ERIC Number: ED105016
Record Type: RIE
Publication Date: 1974-Mar
Reference Count: 0
City Hall and the Neighborhoods: A Street-Level View of Urban Problems. Paper Series No. 5186.
Urban problems have been discussed for so long and with so little effect that the litany of urban crisis is now a hollow incantation. One way out is to go back to the neighborhoods and experience "urban problems" as they affect particular people and places. The author's own street-level perspective was gained in five months of field work on the Lower East Side of New York City. Today the area includes Jewish concentrations, Puerto Ricans, Blacks, some Italians, a burgeoning Chinese population, and Polish and Ukranian neighborhoods. To walk the streets of the lower East Side is to see the urban past and how it has evolved--both changing and unchanged--into the present. As a participant-observer in one urban neighborhood, the author tried to answer four different sorts of questions: (1) How did Government programs affect the neighborhood? (2) What was the impact of street-level bureaucrats' in the area? (3) How did local residents adapt to life in their neighborhood? (4) How did neighborhood organizations respond to local problems? The sidewalk observer's most important realization is that citizen resources and energies remain a powerful but still latent force at the street level and that there is little being done in City Hall to build neighborhood democracy on the foundation. (Author/JM)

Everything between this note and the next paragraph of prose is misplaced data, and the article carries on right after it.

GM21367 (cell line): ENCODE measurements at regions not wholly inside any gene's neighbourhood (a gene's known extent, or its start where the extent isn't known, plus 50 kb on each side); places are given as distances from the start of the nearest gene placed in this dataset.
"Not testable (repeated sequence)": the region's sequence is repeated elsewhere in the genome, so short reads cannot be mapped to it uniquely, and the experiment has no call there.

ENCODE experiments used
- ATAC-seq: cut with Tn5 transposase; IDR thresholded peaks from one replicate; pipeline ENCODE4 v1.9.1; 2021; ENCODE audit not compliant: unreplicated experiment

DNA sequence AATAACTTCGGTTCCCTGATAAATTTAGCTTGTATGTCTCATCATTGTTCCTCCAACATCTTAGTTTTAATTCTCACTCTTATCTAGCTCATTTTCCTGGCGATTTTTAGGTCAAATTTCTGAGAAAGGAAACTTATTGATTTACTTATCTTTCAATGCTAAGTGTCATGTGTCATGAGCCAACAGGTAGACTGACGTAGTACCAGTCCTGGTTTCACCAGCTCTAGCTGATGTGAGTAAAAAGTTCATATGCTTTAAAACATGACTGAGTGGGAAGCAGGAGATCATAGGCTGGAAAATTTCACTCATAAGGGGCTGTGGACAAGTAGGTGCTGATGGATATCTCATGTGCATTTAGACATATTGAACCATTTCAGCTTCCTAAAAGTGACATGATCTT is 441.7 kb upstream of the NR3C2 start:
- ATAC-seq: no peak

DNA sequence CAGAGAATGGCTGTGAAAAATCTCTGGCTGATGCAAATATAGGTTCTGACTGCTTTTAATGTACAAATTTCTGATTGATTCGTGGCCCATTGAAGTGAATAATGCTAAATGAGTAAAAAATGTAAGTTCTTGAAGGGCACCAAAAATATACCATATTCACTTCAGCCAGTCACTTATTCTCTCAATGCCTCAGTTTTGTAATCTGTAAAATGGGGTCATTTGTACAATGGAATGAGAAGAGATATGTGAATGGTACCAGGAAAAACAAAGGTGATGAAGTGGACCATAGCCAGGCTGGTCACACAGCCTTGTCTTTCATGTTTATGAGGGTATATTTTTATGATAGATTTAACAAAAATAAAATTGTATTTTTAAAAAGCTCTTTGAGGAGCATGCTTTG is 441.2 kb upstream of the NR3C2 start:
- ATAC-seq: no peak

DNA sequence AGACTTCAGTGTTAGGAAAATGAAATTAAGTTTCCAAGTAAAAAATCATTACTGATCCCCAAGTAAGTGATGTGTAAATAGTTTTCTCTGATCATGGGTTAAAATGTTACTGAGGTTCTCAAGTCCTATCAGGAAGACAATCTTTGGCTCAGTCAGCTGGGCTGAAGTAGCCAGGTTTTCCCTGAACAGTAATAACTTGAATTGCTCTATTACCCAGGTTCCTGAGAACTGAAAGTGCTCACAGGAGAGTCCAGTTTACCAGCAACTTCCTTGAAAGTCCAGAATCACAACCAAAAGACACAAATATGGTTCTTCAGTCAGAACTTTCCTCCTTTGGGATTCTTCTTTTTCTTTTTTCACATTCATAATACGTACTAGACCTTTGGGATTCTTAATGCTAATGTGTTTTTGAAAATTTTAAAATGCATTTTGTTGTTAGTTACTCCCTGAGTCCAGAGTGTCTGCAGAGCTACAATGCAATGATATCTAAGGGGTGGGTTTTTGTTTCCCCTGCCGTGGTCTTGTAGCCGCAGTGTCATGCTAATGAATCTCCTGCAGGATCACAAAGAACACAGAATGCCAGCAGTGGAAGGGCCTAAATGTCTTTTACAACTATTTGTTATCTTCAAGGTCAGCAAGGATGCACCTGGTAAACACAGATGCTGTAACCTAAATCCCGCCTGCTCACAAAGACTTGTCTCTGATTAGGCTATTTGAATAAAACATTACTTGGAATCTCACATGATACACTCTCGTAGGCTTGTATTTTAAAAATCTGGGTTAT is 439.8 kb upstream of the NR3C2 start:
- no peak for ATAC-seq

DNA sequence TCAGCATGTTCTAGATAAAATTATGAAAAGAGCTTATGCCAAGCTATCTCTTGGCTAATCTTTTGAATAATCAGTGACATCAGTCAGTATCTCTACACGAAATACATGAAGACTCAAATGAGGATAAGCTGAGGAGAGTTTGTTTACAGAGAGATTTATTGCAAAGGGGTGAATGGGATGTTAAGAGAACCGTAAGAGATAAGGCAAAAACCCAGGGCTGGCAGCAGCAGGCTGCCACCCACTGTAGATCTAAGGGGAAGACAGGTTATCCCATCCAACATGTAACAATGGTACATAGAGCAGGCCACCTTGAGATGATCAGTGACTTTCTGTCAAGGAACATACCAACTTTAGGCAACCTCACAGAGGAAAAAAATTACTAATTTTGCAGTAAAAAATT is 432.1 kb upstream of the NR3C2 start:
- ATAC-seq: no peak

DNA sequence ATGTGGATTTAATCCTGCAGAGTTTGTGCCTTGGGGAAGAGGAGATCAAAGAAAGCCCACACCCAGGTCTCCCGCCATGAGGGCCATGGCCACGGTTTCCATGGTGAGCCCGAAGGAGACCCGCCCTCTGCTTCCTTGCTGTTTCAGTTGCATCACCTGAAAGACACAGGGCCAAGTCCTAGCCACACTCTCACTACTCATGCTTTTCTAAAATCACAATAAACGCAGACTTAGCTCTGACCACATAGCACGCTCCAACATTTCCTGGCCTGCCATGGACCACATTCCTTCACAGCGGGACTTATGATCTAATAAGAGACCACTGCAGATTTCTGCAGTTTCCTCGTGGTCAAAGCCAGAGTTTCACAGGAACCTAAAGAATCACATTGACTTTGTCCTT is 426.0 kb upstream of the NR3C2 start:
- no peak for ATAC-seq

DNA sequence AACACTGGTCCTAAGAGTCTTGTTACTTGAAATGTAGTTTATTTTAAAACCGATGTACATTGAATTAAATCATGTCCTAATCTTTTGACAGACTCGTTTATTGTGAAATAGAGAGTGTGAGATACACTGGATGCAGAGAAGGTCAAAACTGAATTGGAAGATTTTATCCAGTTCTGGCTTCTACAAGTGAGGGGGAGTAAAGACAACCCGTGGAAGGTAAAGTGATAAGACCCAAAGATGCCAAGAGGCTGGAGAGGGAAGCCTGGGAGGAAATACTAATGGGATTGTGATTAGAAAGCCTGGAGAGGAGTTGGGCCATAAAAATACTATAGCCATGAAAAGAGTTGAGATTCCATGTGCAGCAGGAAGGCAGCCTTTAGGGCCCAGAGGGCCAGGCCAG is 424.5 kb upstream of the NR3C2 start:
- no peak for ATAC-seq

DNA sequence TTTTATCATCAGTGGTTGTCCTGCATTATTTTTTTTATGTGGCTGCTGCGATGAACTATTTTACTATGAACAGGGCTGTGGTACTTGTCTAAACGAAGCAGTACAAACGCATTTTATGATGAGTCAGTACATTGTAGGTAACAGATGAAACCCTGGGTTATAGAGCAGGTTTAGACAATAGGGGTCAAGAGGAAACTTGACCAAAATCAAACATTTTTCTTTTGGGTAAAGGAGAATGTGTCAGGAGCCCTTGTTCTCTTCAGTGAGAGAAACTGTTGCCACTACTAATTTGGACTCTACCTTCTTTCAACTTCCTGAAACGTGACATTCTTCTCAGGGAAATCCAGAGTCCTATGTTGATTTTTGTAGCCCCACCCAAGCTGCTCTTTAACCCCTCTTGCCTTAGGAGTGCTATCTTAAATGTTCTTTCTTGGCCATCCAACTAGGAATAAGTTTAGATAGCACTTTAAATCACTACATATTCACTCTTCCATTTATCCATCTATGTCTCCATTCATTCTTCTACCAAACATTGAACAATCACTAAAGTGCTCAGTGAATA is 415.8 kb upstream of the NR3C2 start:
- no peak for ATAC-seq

Publication Type: Reports - Research
Education Level: N/A
Authoring Institution: Rand Corp., Santa Monica, CA.